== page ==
Some of the songs on this record are almost ten years old. I feel like the fact that I finally finished it and pressed it is the accomplishment. While this collection of songs sat in the background, I helped write, record and support seven other records with 5 other bands. I’ve stayed busy with numerous projects since I started playing music. But, I feel like now I’ve found my happy place…at least for awhile.

What is your favorite song on that record?

The songs on this record are road worn and have been played with dozens of different musicians. Winter Makes Sailors has always been me with a rotating, supporting cast until this last year. Now I have an incredible unstoppable band. I have so many memories of these songs from the different recorded versions to the different venues and cities they’ve been played in. I think the title track is my favorite.

It sums up what I was trying to accomplish with my music back when I wrote it. It can be played solo or with the full band and it’s always fun and seems to leave a mark on people. The version on the record is fairly well orchestrated and sounds ambient, powerful and swooning. It’s dynamic, melodic, yet super simple. It’s exactly what I was going for.

Where is your favorite place to perform?

Well, I’ve favored a few places in my hometown of Columbus. I’ve been really supported by a few venues especially. I love Kobo and the Tree Bar (Andyman’s Treehouse). They are each charming in their own way and the owners are the best, most supportive bar owners I’ve had the privilege to work with. The owners are musicians and understand what both performers and audience members want and need to enjoy a show. Ace of Cups is a great new place to play too. I play those the most. I think my favorite venue is Comfest. It doesn’t always sound great, and loading is a bitch. But, it’s a yearly outdoor LOCAL music festival in downtown Columbus. It lasts for 3 days, there are several stages, tons of musicians and artists, kids and dogs everywhere. It’s in the middle of the summer and everyone is hanging out in the grass, drinking, smiling, catching-up since the previous year’s Comfest. I always run into really old friends. People come home for Comfest.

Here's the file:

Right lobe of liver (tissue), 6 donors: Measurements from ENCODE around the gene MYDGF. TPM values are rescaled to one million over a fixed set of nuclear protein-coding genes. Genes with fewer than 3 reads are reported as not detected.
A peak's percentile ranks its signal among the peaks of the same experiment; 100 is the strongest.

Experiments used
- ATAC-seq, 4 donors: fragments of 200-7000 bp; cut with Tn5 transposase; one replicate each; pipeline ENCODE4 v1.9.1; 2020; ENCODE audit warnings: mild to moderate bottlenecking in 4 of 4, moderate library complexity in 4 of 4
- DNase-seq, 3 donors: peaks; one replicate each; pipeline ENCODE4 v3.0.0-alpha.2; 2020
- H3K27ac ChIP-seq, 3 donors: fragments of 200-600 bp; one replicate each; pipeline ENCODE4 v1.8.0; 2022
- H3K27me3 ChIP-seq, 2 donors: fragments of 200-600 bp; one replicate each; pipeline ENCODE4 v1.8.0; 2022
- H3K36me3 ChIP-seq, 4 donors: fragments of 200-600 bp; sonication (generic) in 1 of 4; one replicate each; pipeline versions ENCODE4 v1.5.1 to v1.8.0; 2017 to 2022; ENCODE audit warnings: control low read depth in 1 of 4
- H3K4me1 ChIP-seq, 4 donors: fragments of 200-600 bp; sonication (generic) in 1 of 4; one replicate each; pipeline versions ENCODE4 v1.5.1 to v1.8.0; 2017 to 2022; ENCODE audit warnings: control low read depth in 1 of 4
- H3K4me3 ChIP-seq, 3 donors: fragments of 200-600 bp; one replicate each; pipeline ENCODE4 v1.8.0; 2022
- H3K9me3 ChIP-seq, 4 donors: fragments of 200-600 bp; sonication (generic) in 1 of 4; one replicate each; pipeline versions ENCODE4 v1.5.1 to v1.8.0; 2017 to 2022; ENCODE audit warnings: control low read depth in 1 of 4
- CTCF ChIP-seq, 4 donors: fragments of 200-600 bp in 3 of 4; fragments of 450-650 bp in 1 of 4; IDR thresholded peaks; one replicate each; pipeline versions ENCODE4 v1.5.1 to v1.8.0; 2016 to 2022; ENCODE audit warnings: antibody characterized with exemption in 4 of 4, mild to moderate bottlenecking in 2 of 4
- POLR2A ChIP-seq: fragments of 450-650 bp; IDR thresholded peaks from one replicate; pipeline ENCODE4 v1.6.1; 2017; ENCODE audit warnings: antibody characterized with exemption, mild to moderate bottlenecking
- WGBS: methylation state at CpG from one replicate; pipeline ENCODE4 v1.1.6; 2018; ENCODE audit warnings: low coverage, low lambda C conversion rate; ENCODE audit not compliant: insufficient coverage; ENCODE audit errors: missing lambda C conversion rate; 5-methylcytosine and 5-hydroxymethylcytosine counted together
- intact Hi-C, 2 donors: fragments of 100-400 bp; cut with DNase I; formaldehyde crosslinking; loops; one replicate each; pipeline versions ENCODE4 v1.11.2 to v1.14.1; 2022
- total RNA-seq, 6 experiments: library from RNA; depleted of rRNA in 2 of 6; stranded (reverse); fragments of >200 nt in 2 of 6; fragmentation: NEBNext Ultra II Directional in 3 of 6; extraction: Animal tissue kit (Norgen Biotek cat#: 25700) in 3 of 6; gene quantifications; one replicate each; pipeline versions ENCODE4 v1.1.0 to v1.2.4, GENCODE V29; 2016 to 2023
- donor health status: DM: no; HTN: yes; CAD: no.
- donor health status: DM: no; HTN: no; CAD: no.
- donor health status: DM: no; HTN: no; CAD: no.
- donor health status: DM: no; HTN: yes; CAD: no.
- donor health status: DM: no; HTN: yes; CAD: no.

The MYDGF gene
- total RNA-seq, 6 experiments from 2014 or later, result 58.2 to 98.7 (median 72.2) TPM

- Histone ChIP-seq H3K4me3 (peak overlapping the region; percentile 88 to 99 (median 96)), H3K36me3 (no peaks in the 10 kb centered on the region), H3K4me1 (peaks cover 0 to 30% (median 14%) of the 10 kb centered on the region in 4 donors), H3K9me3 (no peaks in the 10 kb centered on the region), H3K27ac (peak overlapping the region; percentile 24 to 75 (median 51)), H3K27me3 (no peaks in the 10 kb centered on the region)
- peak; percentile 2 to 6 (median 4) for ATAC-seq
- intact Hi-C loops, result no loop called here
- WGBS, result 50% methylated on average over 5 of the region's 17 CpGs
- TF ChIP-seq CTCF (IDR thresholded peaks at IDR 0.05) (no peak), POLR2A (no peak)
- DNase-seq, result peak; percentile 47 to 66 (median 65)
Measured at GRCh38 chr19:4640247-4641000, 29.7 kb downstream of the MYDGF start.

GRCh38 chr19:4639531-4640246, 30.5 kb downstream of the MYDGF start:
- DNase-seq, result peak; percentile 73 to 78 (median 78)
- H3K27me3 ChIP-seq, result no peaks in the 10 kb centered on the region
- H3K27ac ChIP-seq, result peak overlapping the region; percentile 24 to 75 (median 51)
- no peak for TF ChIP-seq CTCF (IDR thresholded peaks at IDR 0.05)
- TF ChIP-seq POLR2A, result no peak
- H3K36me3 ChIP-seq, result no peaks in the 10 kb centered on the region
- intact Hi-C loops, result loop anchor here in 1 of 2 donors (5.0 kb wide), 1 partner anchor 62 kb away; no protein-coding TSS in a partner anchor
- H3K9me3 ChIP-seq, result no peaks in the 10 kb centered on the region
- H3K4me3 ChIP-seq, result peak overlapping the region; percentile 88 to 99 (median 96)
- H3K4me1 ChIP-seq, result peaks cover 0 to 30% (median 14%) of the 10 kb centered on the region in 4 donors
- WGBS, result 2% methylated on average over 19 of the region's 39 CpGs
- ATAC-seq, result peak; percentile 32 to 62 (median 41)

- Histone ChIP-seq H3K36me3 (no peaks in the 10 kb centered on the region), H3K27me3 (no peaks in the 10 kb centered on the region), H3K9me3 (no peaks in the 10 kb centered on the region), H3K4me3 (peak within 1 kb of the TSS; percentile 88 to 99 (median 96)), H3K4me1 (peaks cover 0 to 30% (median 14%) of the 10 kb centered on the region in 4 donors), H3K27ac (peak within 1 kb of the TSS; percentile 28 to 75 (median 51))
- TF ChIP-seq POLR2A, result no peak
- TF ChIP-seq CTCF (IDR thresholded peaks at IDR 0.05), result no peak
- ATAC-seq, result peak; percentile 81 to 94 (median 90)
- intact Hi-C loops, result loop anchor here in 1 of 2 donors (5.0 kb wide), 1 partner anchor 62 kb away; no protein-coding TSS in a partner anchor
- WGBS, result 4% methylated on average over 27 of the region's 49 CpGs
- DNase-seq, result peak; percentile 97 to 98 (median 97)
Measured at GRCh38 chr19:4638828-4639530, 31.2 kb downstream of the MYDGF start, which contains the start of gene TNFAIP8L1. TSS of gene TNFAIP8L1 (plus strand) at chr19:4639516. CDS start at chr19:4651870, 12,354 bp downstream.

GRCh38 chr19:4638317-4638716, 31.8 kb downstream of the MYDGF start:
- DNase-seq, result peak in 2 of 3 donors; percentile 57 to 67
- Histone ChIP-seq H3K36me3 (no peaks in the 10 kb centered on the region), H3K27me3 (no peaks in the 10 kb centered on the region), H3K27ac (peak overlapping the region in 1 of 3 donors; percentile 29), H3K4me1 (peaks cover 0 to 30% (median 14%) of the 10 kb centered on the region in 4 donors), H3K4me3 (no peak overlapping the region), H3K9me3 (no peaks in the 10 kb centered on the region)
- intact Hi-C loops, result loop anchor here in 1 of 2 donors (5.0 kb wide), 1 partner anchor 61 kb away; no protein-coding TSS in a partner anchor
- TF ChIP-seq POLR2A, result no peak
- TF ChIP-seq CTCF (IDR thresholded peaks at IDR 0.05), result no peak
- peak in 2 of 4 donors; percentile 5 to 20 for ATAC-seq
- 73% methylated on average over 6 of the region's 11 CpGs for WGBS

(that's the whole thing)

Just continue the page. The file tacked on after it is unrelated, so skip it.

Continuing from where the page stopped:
Who is the best/most fun artist/band you’ve ever performed on the same bill with?

At this point, I’ve shared the stage with a lot of old heroes. But one of the most memorable shows was with Les Savy Fav. My old band, Denovo, opened for them at this short-lived venue called The Music Factory. The place was packed, the energy was high and we played a hell of a show. Then, Les Savy Fav took the stage. Not only the catchiest record of 2003, with witty, hilarious lines, but the performance of the band is on another level. I’ve seen them several times, but this show was incredible. I used the fact that I opened for them to stand backstage to watch the show so that I could see better. I watched Tim (the singer) take the glasses off of a kid up front and put them on a random girl, hang the mic cable from the ceiling and swing from it. At one point he disappeared in the crowd to pop up on top of the bar in the back (50 ft from stage). Then he dismantled a light in the ceiling, put it on the floor behind me and had me do the egyptian dance with my arms in front of a curtain so that I looked like an egyptian shadow puppet. Yeah…and they nailed every song.